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de Stijl

About this term

Source: Oxford University Press

Dutch periodical founded by Theo Van Doesburg in 1917 and published in Leiden until 1932; the name was also applied from the 1920s to a distinctive movement and to the group of artists associated with it. The periodical’s subtitle, Maandblad voor de beeldende vakken (Monthly Journal of the Expressive Professions), indicates the range of artists to which it was appealing, and van Doesburg’s intention was that it be a platform for all those who were concerned with a new art: painters, sculptors, architects, urban planners, typographers, interior designers and decoratve artists, musicians, poets and dramatists. The search for a nieuwe beelding (new imagery) was characterized by the elementary components of the primary colours, flat, rectangular areas and only straight, horizontal and vertical lines. Former ideals of beauty had to be relinquished in favour of a new consciousness to represent the spirit of the times.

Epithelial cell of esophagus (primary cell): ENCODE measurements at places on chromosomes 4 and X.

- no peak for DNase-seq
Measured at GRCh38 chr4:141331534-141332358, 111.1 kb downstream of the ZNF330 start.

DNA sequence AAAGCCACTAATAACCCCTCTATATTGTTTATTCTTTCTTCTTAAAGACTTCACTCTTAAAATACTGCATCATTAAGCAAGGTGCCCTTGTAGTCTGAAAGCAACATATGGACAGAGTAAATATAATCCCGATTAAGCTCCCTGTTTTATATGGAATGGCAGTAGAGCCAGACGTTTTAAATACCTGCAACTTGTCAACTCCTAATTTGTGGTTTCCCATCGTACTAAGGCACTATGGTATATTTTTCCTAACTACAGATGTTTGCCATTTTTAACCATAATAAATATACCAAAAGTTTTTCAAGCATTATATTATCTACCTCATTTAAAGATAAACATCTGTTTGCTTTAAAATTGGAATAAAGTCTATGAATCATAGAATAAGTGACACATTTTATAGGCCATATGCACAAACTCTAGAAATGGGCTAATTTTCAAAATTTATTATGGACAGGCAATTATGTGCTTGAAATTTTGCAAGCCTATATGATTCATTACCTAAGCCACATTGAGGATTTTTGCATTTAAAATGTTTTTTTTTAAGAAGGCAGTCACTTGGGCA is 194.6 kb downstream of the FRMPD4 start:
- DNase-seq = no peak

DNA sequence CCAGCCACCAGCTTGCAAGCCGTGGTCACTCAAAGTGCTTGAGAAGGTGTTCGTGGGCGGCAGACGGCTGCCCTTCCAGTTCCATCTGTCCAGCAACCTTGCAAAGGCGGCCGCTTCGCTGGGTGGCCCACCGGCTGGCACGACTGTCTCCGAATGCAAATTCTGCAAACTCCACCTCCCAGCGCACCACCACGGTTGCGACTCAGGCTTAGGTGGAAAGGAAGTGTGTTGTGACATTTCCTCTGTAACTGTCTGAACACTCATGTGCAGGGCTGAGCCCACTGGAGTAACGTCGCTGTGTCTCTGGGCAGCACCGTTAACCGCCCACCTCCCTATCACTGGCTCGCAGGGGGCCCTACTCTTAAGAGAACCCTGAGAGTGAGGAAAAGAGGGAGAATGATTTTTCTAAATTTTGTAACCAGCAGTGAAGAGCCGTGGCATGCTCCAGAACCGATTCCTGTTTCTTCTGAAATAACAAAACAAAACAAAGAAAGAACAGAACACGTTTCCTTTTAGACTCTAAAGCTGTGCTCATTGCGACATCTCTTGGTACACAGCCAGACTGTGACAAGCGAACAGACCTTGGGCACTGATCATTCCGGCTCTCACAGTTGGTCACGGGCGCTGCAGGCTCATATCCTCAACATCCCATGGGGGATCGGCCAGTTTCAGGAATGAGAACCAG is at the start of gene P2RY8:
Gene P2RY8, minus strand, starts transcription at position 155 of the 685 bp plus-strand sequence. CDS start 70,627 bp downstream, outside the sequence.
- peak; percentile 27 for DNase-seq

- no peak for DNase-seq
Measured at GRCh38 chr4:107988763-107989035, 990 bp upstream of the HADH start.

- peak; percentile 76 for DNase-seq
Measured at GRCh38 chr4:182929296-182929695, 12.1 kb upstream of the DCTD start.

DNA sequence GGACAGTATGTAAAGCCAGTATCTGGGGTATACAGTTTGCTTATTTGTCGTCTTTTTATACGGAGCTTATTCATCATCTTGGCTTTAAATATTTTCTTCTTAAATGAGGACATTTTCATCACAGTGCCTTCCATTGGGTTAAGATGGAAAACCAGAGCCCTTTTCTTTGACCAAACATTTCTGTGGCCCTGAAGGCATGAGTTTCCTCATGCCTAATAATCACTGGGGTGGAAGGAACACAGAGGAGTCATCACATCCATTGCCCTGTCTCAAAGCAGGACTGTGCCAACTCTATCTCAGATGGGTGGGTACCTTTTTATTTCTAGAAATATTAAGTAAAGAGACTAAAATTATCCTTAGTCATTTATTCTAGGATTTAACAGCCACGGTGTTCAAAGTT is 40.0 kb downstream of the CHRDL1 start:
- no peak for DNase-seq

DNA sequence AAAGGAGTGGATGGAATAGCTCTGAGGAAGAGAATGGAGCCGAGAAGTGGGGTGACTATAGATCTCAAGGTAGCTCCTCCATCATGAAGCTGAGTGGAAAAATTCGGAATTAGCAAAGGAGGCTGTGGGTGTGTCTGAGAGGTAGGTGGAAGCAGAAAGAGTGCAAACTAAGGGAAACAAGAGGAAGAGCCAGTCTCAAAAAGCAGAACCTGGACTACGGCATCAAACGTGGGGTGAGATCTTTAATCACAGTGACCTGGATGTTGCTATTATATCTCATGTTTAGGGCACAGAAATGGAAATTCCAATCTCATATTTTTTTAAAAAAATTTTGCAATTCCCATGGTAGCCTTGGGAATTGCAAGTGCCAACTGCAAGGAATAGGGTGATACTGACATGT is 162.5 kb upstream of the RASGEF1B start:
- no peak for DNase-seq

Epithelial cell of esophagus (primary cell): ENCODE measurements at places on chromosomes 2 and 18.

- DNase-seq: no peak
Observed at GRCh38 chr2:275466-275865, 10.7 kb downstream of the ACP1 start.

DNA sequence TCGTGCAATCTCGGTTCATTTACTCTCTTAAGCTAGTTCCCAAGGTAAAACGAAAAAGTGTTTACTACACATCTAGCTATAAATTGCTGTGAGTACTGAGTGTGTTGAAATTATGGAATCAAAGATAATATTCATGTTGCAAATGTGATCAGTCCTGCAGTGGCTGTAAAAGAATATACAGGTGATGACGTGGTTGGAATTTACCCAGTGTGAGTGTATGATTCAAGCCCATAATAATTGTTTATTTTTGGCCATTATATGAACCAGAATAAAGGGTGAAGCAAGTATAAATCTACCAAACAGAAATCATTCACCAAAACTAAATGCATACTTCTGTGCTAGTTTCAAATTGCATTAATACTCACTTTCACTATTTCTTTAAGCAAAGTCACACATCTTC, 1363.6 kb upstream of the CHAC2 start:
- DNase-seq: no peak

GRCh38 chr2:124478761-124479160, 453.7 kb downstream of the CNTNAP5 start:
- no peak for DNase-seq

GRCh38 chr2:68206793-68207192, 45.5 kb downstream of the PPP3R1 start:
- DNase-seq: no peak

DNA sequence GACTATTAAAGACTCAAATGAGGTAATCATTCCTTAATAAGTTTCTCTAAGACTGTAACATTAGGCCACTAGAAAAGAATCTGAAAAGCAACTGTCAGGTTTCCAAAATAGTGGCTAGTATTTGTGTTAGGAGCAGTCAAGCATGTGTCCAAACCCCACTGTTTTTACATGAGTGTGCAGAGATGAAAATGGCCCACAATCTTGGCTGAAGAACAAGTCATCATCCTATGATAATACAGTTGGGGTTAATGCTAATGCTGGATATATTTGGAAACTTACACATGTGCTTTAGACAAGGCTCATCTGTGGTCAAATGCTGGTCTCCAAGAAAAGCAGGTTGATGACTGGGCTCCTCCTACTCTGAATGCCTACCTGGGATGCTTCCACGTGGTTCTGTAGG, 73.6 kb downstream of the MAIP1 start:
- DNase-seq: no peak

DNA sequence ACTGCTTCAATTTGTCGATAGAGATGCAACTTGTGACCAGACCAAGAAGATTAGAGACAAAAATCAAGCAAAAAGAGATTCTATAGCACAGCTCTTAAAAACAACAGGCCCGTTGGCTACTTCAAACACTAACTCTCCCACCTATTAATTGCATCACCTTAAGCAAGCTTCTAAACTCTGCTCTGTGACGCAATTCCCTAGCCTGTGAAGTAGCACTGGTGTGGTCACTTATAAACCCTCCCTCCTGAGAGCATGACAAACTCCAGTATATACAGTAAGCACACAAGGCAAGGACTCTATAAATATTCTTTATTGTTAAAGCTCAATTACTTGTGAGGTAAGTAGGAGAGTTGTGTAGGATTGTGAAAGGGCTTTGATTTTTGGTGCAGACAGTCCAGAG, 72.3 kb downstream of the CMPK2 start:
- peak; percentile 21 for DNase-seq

It has been assumed that the periodical’s name De stijl was taken from the writings of the German architect Gottfried Semper, which were drawn upon frequently by H. P. Berlage and others. It must also be said, however, that from 1910 many young artists had argued that a new style had to be found. The term nieuwe beelding was frequently used at this time. Van Doesburg considered that the Moderne kunstkring led by Cornelis Kikkert (1882–1965) in 1910 was the early stage of international modernism in the Netherlands, and De stijl was founded to continue this tendency. Before World War I works of Expressionism, Cubism and Futurism, the newest tendencies in Germany, France and Italy respectively, had been exhibited in the Netherlands; De stijl was established in deliberate contrast with these movements. Although most of those involved with De stijl felt a connection with Cubism, they also believed that the movement had become obscured by more fashionable aesthetic principles, and that its original tenets could be realized through De stijl and its associated movement.